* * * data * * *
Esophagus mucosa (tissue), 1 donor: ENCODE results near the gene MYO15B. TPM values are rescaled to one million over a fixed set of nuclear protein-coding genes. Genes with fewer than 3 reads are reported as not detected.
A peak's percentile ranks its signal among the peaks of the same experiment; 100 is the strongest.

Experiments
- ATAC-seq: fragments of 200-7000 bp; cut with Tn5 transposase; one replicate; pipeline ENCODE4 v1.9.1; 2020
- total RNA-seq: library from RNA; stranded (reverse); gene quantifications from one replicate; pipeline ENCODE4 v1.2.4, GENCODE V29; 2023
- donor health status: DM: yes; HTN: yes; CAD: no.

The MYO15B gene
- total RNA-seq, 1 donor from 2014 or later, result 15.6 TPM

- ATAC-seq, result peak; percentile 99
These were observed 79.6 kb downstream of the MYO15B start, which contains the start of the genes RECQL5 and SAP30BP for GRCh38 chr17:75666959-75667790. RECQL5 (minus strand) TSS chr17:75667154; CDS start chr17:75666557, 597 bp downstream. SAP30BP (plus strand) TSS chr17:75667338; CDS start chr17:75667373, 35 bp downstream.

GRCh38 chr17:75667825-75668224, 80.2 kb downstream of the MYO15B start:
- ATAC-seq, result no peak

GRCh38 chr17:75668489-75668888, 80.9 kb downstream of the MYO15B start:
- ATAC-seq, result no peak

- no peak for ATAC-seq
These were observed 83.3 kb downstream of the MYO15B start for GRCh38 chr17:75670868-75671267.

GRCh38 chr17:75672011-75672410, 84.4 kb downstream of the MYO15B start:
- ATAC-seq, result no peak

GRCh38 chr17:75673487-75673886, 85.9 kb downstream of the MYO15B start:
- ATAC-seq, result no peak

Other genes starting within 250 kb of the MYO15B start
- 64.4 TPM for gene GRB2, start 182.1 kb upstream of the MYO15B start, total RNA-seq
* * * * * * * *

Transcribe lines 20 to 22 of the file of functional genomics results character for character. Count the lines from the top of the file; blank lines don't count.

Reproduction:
- ATAC-seq, result no peak

Other genes starting within 250 kb of the MYO15B start
- 64.4 TPM for gene GRB2, start 182.1 kb upstream of the MYO15B start, total RNA-seq